How Muslim Refugees Revived a Struggling American Town

The town of Lewiston, Maine is undergoing a revival thanks to an influx of Somali refugees. From CBS News:

When the refugees began arriving 15 years ago, many longtime residents were resentful. Lewiston’s economy was tanking, businesses were closing, jobs were scarce. The newcomers were seen as welfare freeloaders…

In fact, the city’s public assistance spending has remained unchanged since 1990. But what has changed is Lewiston itself. The town of 36,000 is now home to about 6,000 refugees, who have revived downtown.

“I believe we’re better off having a community where it’s acceptance, that people trust one another,” Chabot said.

High school senior Abdi Shariff’s family moved here when he was nine.

“Some people just need to be educated and ask questions,” Shariff said. “Just to get to know us.”

Last year, the Lewiston High soccer team, which Shariff captained, won the state championship — the first in school history. How many players on the team are Somalis?

“We have about 26 players on the varsity team, and I wanna say roughly about 21 of them are non-native Americans,” [School principal]Chabot said.

About 4,500 people turned out for the championship game to cheer on their school, their community. Their kids.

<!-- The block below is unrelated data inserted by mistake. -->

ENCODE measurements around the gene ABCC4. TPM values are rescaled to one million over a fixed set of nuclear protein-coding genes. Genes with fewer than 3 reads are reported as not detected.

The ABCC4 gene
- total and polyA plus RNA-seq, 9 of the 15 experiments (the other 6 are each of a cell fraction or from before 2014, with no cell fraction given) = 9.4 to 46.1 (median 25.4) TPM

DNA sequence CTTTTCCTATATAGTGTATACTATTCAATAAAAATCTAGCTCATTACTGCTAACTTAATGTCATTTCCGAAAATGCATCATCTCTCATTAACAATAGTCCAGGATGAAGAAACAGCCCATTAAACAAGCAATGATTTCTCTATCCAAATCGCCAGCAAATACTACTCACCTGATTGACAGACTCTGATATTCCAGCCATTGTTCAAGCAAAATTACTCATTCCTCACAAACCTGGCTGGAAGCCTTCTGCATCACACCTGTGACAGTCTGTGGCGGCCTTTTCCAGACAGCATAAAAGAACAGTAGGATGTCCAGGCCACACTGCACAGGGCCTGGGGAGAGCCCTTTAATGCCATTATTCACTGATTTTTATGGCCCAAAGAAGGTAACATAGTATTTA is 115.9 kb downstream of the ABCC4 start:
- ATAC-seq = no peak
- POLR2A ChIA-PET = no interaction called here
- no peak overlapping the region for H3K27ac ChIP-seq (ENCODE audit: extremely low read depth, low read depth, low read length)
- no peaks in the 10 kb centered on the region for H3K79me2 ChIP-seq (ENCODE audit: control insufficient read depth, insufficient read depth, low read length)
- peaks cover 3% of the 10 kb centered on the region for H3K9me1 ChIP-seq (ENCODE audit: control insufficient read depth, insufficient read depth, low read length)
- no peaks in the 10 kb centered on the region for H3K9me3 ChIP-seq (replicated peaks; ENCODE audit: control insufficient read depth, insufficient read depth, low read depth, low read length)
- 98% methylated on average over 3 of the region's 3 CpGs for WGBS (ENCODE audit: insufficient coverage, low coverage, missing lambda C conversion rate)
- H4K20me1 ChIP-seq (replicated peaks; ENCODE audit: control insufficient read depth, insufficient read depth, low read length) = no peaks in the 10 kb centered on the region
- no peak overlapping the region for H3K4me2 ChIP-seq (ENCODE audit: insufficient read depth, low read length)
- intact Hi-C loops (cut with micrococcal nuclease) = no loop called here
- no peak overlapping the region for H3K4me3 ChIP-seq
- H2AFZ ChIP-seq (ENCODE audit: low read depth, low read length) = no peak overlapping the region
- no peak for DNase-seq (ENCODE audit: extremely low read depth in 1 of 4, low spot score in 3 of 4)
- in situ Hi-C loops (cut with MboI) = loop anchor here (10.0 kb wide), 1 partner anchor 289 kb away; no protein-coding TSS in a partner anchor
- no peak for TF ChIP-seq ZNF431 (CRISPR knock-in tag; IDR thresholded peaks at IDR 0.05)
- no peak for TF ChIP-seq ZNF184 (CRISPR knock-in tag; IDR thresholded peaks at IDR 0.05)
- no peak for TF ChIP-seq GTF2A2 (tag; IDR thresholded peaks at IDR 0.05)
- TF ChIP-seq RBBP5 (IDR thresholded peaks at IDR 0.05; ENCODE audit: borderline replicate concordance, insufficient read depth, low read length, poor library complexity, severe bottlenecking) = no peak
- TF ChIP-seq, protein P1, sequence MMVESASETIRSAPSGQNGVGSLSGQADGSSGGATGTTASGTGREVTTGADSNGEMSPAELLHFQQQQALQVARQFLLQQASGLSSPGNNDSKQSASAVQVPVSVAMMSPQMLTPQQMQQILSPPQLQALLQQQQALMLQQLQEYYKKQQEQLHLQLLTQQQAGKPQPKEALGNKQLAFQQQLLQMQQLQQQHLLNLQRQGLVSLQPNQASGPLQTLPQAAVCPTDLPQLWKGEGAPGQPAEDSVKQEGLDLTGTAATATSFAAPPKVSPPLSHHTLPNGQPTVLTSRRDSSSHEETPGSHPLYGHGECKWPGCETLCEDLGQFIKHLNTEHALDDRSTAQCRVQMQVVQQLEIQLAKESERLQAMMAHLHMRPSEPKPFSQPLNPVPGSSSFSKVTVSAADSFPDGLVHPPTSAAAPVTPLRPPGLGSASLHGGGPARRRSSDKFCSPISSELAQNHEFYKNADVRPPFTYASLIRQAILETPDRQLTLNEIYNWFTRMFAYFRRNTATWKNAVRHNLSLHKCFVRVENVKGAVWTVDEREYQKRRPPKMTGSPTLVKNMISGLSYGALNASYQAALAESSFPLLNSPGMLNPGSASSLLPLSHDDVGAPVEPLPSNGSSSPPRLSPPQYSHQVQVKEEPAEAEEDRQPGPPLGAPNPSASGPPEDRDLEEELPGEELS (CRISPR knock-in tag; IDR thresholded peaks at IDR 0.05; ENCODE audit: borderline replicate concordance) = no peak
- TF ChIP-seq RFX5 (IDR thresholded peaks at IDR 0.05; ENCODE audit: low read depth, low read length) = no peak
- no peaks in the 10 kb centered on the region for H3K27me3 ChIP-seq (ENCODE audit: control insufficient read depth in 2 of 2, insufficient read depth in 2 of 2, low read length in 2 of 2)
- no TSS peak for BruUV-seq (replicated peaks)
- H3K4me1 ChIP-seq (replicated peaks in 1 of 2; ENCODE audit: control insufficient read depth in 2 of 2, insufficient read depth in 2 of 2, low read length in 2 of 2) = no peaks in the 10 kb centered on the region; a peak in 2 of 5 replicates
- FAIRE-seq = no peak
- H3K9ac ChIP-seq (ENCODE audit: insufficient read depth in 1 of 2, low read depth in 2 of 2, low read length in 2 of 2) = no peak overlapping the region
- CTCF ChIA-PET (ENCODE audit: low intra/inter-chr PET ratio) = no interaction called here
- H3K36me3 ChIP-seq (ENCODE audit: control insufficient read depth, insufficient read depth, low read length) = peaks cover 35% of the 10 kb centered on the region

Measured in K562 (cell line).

Meanwhile, the Obama administration is falling woefully short of its goal of resettling 10,000 Syrian refugees by the end of the fiscal year in October. Since the goal was announced only 1,736 Syrians have been resettled, about 17%. At this rate, says Ray Offenheiser of Oxfam America, the USA will not meet half of its goal by October. “It continues to lag far behind.  Not only does it fall short of its stated goal, it also fails to uphold the compassionate and generous spirit of the American people.”

10,000 refugees out of a total refugee population of 5 million is, of course, a drop in the bucket. But in communities like Lewiston, which was hit particularly hard by an economy wide shift away from manufacturing, its clear that an influx of a just a few thousand new residents can make a meaningful difference.

(Even, ahem, if they belong to a religious minority.)